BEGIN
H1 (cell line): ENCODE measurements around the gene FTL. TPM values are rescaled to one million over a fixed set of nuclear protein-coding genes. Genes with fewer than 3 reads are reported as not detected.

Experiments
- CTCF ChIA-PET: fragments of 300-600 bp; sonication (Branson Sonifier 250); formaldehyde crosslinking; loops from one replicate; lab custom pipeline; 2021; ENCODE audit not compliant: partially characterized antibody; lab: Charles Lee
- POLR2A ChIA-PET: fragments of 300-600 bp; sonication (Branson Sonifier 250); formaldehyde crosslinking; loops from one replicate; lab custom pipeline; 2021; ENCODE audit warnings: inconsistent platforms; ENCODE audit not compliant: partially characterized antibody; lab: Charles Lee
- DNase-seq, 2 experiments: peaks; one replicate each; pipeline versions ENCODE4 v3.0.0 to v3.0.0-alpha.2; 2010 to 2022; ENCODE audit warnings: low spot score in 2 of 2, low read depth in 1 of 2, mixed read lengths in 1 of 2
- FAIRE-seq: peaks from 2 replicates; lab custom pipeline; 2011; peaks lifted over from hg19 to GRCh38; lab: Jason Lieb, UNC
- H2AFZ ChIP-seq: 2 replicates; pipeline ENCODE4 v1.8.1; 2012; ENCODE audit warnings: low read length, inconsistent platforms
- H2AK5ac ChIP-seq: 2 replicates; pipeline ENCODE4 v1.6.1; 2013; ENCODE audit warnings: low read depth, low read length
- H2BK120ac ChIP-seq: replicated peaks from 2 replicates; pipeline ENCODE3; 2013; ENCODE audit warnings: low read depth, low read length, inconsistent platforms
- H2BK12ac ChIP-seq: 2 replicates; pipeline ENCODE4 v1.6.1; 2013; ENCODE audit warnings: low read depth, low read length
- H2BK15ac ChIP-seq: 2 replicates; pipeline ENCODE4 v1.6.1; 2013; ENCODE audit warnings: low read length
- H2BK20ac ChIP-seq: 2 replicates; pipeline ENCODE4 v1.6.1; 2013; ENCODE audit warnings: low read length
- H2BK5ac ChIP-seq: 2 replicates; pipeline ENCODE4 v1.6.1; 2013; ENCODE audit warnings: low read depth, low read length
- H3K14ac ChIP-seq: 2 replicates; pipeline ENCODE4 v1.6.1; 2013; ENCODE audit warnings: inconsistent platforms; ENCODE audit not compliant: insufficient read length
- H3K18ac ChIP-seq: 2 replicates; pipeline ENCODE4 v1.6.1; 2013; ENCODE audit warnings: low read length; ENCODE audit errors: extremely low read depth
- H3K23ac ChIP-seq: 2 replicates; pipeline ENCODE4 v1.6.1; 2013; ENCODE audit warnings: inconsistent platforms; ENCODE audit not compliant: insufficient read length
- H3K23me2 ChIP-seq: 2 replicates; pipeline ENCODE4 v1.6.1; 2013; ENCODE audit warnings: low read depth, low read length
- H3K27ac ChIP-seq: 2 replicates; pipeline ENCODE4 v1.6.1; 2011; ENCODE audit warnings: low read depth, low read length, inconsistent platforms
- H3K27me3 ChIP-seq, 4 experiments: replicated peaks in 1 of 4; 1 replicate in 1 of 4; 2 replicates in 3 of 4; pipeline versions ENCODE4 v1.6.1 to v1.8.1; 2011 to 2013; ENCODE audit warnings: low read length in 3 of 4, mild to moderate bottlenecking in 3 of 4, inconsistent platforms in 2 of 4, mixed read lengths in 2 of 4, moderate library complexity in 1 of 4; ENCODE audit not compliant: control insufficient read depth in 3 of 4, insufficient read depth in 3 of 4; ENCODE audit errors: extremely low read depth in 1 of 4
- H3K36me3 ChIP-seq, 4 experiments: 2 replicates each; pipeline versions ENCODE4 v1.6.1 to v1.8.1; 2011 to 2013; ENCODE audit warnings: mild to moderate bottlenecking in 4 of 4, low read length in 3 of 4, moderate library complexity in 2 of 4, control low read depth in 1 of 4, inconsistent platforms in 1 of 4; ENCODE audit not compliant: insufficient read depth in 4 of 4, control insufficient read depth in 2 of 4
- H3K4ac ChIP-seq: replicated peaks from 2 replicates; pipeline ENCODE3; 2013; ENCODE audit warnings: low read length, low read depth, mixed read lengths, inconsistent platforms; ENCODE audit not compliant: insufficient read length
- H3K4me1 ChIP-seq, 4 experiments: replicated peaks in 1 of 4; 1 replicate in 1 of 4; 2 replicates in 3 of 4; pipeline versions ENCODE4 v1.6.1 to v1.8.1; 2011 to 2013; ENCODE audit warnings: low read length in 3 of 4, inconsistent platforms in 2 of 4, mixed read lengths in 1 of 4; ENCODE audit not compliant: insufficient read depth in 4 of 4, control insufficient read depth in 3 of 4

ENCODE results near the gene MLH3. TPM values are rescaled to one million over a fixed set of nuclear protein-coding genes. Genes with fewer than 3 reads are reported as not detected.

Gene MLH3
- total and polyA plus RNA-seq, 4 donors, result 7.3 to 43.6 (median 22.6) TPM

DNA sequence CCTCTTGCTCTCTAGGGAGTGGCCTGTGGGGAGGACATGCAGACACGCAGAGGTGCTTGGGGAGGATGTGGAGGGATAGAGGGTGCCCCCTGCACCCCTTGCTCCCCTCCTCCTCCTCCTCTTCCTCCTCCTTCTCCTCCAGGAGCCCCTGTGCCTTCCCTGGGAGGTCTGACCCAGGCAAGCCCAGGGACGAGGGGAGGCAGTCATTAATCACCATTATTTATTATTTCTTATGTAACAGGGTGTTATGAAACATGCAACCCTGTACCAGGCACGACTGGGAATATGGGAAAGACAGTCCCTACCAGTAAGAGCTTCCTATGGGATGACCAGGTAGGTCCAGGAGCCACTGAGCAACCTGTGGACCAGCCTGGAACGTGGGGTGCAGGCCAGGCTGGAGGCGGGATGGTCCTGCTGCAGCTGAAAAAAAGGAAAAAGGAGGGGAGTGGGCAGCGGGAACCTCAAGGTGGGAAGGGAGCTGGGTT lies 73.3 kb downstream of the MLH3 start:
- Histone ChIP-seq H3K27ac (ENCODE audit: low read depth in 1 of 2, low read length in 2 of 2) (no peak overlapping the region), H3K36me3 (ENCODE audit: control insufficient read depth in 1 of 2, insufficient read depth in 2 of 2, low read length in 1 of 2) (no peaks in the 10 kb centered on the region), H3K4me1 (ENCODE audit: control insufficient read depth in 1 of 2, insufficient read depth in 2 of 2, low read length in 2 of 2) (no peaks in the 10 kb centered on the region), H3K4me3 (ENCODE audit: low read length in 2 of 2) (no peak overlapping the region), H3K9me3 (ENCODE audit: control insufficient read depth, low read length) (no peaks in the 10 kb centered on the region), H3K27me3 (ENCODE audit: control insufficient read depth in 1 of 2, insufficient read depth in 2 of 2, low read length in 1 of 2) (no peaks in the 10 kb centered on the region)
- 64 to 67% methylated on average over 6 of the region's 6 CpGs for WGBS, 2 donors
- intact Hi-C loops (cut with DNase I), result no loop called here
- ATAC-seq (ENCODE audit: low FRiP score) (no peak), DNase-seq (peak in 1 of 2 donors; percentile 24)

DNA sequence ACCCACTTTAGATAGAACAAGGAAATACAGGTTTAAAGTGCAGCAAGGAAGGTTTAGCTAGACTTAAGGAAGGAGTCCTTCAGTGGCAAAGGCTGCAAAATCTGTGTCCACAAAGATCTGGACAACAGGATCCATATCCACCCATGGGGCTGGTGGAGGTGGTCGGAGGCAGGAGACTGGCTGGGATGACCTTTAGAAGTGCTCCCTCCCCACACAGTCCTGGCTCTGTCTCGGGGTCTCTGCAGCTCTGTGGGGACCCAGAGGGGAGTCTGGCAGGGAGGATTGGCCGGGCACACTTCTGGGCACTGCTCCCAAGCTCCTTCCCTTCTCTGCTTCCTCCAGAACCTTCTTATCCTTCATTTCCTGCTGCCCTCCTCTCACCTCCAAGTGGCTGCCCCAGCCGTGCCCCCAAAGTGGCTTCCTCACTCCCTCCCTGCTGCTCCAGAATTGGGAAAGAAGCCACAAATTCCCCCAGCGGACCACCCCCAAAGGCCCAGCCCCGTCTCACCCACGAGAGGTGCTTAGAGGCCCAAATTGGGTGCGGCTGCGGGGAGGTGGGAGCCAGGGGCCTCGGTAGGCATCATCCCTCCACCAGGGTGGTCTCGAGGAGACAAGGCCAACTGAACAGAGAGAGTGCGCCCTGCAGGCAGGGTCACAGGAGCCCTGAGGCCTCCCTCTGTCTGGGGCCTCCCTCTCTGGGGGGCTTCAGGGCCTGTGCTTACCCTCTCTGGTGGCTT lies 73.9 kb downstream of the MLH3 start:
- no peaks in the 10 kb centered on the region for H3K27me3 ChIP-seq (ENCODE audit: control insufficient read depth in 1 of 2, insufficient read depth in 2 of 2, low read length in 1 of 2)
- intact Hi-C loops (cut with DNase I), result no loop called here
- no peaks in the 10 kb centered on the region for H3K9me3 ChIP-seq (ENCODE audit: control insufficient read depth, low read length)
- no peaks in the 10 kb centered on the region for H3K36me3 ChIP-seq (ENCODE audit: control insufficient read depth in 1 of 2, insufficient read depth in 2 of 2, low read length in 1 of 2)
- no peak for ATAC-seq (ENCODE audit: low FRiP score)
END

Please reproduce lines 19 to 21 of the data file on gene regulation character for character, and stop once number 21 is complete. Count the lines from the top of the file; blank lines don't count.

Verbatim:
- H3K27me3 ChIP-seq, 4 experiments: replicated peaks in 1 of 4; 1 replicate in 1 of 4; 2 replicates in 3 of 4; pipeline versions ENCODE4 v1.6.1 to v1.8.1; 2011 to 2013; ENCODE audit warnings: low read length in 3 of 4, mild to moderate bottlenecking in 3 of 4, inconsistent platforms in 2 of 4, mixed read lengths in 2 of 4, moderate library complexity in 1 of 4; ENCODE audit not compliant: control insufficient read depth in 3 of 4, insufficient read depth in 3 of 4; ENCODE audit errors: extremely low read depth in 1 of 4
- H3K36me3 ChIP-seq, 4 experiments: 2 replicates each; pipeline versions ENCODE4 v1.6.1 to v1.8.1; 2011 to 2013; ENCODE audit warnings: mild to moderate bottlenecking in 4 of 4, low read length in 3 of 4, moderate library complexity in 2 of 4, control low read depth in 1 of 4, inconsistent platforms in 1 of 4; ENCODE audit not compliant: insufficient read depth in 4 of 4, control insufficient read depth in 2 of 4
- H3K4ac ChIP-seq: replicated peaks from 2 replicates; pipeline ENCODE3; 2013; ENCODE audit warnings: low read length, low read depth, mixed read lengths, inconsistent platforms; ENCODE audit not compliant: insufficient read length